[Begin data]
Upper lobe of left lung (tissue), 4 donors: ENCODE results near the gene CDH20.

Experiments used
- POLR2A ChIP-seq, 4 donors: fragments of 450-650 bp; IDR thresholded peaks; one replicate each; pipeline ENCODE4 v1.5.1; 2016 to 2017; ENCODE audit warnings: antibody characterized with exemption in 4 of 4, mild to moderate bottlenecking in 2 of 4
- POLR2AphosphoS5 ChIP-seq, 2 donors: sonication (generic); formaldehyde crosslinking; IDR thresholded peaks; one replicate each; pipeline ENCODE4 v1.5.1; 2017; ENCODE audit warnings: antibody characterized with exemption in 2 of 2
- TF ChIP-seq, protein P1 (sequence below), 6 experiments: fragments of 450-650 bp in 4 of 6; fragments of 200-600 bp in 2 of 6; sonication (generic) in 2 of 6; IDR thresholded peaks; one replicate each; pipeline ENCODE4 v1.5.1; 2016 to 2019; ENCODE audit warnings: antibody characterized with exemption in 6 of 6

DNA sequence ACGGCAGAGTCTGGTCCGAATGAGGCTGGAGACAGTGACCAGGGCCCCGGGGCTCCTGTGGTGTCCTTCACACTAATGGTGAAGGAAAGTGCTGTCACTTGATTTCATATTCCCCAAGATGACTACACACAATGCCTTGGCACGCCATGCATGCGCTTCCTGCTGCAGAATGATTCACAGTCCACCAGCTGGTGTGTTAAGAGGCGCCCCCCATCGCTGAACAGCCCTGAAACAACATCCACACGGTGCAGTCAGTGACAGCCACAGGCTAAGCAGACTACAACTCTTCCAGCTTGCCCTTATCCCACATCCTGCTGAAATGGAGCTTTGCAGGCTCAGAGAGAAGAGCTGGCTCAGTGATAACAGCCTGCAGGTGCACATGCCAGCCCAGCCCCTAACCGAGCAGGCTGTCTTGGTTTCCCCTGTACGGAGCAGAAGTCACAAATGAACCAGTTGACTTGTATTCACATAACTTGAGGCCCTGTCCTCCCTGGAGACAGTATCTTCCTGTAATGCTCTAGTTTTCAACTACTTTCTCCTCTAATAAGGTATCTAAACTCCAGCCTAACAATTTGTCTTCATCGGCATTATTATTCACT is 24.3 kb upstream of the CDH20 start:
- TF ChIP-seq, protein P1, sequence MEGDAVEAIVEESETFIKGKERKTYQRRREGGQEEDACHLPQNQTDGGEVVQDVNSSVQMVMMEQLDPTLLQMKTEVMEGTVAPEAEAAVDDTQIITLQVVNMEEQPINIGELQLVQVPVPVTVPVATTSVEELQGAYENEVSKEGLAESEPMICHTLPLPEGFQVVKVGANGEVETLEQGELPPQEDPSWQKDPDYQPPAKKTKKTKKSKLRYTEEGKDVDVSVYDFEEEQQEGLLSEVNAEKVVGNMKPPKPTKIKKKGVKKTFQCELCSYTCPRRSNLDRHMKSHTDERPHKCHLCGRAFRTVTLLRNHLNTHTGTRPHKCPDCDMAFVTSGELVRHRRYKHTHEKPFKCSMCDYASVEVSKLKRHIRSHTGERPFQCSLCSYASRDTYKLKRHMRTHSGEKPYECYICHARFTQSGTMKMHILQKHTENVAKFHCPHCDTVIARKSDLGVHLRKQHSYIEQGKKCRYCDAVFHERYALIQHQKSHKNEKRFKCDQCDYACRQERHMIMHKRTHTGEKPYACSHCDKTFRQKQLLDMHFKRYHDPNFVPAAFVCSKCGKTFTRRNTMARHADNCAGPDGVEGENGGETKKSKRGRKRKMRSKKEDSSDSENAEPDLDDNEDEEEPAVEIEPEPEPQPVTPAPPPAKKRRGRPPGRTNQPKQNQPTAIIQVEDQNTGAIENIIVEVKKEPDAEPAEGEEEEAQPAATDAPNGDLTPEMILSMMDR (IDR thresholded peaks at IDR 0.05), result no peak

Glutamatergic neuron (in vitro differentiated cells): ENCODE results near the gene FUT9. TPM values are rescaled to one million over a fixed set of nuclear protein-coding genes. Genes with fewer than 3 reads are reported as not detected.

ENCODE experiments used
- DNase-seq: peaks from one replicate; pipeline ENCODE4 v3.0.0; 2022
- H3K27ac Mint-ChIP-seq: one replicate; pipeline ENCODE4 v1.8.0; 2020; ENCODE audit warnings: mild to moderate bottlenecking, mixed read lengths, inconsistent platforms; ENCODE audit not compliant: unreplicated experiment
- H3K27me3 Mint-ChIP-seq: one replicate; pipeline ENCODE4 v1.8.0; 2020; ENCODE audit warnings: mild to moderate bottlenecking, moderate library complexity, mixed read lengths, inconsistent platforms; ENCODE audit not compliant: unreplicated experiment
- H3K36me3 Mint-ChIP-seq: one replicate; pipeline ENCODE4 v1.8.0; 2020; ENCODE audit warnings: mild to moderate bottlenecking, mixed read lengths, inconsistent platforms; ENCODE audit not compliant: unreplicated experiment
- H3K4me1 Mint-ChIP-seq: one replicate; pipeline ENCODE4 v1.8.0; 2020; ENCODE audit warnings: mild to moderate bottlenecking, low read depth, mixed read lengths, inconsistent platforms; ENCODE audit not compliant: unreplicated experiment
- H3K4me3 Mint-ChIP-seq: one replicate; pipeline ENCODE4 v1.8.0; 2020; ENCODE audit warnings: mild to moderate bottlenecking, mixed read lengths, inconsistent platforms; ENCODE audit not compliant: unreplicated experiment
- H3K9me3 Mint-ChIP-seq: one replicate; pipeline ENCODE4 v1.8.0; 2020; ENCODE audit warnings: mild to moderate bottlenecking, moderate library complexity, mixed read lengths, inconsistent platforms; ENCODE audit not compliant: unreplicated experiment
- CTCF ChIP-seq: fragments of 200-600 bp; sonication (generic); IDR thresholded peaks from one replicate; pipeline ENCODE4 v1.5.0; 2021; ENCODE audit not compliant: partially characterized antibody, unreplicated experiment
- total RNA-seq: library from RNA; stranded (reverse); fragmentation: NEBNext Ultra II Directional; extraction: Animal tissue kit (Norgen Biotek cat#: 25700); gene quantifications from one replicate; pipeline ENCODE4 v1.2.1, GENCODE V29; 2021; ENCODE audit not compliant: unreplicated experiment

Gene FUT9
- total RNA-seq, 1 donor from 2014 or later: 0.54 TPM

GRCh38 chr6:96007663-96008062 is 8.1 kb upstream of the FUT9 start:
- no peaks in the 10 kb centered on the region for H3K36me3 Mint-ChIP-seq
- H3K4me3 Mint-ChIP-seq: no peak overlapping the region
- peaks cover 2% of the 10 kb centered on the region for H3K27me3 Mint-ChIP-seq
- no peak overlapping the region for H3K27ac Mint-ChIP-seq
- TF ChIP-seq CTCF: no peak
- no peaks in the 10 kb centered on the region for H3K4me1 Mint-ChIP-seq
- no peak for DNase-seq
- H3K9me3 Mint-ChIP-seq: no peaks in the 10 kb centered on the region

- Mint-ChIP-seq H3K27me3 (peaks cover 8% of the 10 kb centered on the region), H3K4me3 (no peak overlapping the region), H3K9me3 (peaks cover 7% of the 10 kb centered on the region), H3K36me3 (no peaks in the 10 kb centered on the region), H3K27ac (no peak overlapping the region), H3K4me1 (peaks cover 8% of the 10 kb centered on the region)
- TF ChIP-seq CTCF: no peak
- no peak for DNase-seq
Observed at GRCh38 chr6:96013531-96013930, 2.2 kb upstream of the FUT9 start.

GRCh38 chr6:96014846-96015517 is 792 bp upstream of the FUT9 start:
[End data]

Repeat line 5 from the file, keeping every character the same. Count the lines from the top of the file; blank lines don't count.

- TF ChIP-seq, protein P1 (sequence below), 6 experiments: fragments of 450-650 bp in 4 of 6; fragments of 200-600 bp in 2 of 6; sonication (generic) in 2 of 6; IDR thresholded peaks; one replicate each; pipeline ENCODE4 v1.5.1; 2016 to 2019; ENCODE audit warnings: antibody characterized with exemption in 6 of 6